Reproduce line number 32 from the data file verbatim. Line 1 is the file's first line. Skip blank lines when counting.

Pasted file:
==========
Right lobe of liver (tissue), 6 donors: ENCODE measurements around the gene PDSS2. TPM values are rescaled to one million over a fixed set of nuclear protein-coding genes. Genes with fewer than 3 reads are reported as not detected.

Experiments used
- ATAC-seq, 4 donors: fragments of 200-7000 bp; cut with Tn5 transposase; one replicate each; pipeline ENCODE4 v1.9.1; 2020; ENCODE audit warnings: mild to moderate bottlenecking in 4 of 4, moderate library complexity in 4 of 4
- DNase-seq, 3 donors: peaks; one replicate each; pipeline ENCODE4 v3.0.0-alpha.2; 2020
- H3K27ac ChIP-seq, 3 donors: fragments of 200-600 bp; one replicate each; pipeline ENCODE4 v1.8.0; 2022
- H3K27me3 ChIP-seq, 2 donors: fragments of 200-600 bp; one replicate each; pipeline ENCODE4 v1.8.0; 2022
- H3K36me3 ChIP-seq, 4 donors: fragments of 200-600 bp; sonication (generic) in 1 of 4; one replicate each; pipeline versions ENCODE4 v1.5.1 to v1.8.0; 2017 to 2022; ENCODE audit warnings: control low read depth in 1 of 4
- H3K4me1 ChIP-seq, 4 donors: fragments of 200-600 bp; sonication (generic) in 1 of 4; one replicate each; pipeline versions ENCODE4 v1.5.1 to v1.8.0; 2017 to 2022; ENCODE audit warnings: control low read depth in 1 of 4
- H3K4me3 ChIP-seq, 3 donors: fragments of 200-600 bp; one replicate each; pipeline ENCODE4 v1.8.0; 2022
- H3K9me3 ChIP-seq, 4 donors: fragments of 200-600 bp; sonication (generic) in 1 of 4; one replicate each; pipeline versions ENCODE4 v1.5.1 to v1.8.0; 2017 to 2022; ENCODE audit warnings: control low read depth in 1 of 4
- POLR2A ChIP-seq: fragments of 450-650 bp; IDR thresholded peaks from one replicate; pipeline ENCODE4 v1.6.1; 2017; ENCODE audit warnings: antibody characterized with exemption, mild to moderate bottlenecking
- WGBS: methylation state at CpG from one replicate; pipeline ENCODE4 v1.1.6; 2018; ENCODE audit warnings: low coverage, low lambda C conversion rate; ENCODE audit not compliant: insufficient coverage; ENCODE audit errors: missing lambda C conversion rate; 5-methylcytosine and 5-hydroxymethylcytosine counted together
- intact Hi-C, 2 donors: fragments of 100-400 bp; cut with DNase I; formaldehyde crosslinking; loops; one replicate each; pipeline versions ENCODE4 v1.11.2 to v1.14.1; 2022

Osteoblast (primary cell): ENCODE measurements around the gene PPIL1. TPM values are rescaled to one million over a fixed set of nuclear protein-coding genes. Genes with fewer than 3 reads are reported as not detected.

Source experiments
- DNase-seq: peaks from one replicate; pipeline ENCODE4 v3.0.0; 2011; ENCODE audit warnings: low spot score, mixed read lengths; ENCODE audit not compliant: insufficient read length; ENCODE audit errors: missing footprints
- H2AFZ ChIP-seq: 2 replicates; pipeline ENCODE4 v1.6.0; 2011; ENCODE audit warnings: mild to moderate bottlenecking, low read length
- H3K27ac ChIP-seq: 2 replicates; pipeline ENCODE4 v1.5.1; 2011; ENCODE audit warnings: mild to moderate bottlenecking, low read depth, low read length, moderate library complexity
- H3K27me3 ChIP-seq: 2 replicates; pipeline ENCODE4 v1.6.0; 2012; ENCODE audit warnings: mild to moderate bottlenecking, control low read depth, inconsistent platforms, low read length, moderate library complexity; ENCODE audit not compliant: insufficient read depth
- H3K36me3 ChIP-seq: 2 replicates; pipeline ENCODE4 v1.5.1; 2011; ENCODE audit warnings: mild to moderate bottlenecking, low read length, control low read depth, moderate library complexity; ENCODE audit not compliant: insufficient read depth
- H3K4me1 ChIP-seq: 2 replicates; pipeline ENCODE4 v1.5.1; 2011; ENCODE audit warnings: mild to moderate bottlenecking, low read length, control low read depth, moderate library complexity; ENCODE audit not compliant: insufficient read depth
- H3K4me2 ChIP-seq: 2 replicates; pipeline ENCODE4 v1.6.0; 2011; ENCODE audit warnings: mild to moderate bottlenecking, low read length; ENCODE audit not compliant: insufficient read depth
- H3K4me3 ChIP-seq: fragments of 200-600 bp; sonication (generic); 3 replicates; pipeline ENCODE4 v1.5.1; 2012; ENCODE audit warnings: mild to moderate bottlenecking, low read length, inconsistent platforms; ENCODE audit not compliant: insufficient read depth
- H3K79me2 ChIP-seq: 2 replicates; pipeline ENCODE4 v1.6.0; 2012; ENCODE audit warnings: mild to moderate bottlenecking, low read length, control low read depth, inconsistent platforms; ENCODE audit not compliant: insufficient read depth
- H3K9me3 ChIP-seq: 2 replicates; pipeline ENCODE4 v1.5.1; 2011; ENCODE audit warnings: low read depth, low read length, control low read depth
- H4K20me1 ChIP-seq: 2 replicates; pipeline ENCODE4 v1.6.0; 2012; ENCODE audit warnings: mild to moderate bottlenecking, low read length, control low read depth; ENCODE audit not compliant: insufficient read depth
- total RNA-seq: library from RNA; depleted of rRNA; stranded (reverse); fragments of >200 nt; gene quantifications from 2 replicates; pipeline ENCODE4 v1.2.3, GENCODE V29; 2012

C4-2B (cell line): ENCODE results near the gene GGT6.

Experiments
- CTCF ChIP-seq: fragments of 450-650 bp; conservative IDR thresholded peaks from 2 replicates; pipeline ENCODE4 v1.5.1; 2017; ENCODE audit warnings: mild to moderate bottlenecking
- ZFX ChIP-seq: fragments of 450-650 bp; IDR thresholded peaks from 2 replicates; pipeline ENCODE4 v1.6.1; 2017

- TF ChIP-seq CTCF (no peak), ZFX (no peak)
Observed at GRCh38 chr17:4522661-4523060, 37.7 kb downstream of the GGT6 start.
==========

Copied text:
- TF ChIP-seq CTCF (no peak), ZFX (no peak)